By the age of 25, Tori Dunlap had saved $100,000 and used the money to start a business, called Your first $100K. Three years later, the personal finance educator has more than 2 million tik tok followers, a No. 1 rated podcast, and a book scheduled for release later this year: “Financial Feminist: Beat the Bullshit of Patriarchy to Rule Your Money and Build a Life You Love.”
Dunlap says she is now financially independent, a goal she believes all women should achieve. While Dunlap’s purpose is to help women pay off debt, save money and invest wisely, her advice applies to men as well.
A solid financial foundation is essential, Dunlap says, to provide the freedom to leave toxic work environments and other unhealthy situations. “I want all women to feel financially secure,” she adds. “It is very important to get a financial education. The goal is to use money as a tool to build a better life for yourself, your family and your community.”
1. Money is an uncomfortable subject for many women.: The first step is to get more women to talk about money. “Statistically, men are more likely to talk about money than women,” says Dunlap. “Women will talk more about sex, death and religion than money, and I’m working to change that.”
2. Create an emergency fund: One of the most important financial goals is to create an emergency fund. “You need at least three months of living expenses in a high-yield savings account,” advises Dunlap. “Start setting aside money that will supplement your income in case of an emergency.”
3. Pay yourself first: One of the top priorities, says Dunlap, is to pay yourself first. “Treat your future self like another bill,” she says. “Then you’ll be able to save that money and put it on autopilot without having to think about it. I sometimes joke that many people give Netflix more money each month than they give themselves. I’m not saying cancel Netflix, but you deserve to give yourself at least the amount of money you pay for movies.”
4. Set up an automatic transfer: Dunlap is a strong believer in automatic transfers. “Regardless of how much debt you have, set up an automatic transfer from your checking account to your 401k, IRA, or savings account every week or month, or set up direct deposit of your paycheck. Plus, automatically pay your bills as much as you can. You want to automate your financial life as much as possible to make it easier to save money.”
5. Have index funds: Like many financial experts, Dunlap recommends creating a long-term investment strategy. “The beautiful part about thinking of investing as a long-term commitment is that the strategy doesn’t change, so it’s a lot less work because you’re not managing it all the time.”
“I’m not thinking about next week or next year, but 10, 20 or 30 years from now,” he says. “There will be peaks and valleys. The most important part is managing your emotions. For me, investing shouldn’t be sexy. That is why I will invest in index funds until I die.” His personal favorite is Vanguard Total Stock Market ETF VTI,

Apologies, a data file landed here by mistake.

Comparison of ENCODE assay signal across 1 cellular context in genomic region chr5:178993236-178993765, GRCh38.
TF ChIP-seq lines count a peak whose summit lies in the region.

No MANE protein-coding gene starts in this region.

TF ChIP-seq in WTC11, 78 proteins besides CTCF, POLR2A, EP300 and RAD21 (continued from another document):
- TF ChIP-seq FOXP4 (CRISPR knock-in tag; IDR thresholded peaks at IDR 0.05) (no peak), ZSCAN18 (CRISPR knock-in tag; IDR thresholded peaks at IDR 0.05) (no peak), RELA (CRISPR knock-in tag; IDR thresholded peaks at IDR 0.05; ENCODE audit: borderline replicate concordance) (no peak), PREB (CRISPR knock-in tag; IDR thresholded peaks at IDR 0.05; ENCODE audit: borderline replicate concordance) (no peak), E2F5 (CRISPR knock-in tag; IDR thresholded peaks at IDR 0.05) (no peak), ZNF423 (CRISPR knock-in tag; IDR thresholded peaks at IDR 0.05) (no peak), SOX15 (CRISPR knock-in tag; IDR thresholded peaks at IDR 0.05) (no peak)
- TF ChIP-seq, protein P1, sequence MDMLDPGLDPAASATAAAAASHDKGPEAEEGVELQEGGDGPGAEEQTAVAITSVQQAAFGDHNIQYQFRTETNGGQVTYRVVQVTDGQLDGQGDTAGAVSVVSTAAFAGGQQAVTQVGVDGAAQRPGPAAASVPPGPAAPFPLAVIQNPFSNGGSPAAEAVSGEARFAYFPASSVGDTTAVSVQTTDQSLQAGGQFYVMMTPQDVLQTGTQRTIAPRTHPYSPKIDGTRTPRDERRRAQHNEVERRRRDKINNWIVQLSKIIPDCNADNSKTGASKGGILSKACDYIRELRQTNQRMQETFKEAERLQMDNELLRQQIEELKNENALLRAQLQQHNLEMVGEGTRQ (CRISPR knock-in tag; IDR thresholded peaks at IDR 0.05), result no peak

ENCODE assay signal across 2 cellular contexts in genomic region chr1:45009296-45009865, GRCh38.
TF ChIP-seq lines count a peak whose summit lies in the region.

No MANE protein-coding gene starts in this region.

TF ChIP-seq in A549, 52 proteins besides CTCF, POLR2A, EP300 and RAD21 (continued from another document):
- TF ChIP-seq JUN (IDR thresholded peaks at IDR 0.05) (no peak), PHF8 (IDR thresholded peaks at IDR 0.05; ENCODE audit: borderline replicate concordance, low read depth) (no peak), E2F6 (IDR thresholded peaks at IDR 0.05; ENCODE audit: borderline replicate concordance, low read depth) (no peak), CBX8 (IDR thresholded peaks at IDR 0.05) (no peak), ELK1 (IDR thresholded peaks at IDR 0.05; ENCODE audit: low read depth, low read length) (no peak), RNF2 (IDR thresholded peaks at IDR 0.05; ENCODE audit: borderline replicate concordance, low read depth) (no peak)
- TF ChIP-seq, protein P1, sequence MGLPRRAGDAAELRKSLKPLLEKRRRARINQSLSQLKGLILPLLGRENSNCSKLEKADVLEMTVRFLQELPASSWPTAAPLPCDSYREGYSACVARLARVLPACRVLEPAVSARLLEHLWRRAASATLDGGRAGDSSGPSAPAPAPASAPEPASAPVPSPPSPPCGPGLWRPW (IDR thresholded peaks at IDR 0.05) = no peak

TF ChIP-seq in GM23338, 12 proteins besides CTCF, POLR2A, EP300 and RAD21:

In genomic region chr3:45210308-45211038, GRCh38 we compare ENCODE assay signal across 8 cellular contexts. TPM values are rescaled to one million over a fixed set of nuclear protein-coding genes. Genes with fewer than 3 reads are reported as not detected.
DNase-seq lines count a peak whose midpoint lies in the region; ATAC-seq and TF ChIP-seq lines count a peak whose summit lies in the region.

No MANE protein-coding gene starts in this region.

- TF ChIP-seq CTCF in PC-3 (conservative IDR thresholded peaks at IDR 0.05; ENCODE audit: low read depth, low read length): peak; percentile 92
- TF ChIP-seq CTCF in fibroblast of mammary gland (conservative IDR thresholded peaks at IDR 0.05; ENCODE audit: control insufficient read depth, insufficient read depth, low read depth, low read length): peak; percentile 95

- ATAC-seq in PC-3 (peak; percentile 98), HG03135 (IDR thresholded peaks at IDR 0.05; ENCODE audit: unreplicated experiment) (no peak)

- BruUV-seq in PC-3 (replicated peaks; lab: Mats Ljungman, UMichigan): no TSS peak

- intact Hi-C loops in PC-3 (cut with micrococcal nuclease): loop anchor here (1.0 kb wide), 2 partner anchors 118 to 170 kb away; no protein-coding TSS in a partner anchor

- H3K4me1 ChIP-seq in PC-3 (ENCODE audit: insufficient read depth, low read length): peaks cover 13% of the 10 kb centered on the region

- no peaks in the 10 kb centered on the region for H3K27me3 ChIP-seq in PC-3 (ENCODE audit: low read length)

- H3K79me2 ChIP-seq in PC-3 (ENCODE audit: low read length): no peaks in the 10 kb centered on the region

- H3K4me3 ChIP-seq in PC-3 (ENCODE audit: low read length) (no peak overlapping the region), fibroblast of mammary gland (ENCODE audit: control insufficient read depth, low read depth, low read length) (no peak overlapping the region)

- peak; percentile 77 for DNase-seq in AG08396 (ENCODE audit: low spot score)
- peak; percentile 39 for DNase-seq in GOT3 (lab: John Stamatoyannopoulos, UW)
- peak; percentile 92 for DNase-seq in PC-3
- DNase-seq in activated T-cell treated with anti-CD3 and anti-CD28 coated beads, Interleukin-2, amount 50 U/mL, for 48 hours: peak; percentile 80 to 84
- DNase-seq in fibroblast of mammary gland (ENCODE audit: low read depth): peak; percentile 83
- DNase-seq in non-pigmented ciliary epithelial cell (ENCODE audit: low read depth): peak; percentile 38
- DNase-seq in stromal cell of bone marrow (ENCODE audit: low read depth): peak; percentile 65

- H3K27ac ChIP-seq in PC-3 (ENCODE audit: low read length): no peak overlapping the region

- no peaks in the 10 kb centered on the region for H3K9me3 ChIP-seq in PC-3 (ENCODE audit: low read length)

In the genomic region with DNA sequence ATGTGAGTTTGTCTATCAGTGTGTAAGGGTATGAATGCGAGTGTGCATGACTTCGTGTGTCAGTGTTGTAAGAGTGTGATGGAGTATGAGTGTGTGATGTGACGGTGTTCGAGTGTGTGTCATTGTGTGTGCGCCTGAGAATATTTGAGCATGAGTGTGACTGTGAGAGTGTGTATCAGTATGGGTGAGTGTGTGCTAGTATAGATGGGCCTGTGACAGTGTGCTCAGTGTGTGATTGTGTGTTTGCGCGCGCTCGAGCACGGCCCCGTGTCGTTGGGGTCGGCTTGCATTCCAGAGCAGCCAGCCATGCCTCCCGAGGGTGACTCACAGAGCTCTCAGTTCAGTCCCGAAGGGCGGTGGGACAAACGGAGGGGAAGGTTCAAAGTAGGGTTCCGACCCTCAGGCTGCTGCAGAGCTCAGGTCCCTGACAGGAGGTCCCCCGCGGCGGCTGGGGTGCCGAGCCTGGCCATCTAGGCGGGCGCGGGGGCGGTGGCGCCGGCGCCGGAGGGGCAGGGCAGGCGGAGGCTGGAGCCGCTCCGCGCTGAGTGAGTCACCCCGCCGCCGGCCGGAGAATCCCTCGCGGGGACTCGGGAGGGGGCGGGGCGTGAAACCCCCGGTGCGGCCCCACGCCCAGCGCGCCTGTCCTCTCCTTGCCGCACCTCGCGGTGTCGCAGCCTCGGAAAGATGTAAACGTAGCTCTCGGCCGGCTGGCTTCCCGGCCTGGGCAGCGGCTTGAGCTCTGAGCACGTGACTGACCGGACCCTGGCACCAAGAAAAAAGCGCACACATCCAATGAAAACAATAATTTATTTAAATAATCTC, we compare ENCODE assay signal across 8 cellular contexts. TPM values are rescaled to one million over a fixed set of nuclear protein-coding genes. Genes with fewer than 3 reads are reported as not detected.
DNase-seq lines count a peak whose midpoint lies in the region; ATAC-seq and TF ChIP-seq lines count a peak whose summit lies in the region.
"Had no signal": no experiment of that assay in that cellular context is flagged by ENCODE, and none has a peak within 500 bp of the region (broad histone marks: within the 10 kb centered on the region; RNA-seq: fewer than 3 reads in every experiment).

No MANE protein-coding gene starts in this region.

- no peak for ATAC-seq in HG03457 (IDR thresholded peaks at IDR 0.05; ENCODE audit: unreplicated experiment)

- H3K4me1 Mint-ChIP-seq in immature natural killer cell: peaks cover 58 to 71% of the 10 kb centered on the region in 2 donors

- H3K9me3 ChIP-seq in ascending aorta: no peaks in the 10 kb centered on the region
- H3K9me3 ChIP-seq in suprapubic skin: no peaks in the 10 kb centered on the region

During a bear market or recession, Dunlap does not change its index buying strategy. “I stay the course,” she says. “During a bear market, index funds are for sale. I’m also strategically thinking about building a larger emergency fund. If you don’t have an emergency or supplemental fund, increase your income by negotiating a raise or getting a secondary source of income, even if it’s just a couple of hours a week.”
Close the gender gap
Studies show a big gap between men and women when it comes to financial literacy, says Dunlap.
In the media, for example, financial advice for men, says Dunap, is geared towards investing, building wealth, negotiating salaries and buying real estate. By contrast, financial articles for women, she says, “deal with deprivation, like ‘You’re not rich because you don’t work hard enough, you’re a frivolous spender, or you buy too many lattes or avocado toast.’ This is not true!”
Dunlap is determined to change that stereotype. “I want women to increase their wealth instead of decreasing it. I need them to make strategic decisions about their money instead of minimizing spending. All the advice about deprivation doesn’t work (one of the reasons most diets don’t work). The goal is to find that balance between spending and saving.”
Dunlap says many women don’t realize that investing is a two-step process. The first step is to put money into a retirement-oriented investment account, such as an IRA or 401k. The second step is to choose an investment, such as a stock or index fund. Says Dunlap: “Too many women skip step two and the money sits in financial purgatory, earning no interest. This may be obvious to financial journalists, but many women I know have never bought an investment. No one taught them how to do it.”
Dunlap also advocates “value-based spending”—finding out what you really value and spending most of your discretionary income on those things. “I tell people you don’t have to stop spending money,” she says. “Just stop spending money on things you don’t care about.”
Michael Sincere (michaelsincere.com) is the author of “Understanding Options” and “Understanding Stocks.” His latest book, “How to Profit in the Stock Market” (McGraw-Hill, 2022) is aimed at sophisticated traders and investors.
Plus: Hear Carl Icahn at the Festival of the best new ideas on the money on September 21 and 22 in New York. The legendary trader will reveal his point of view on this year’s market wild ride.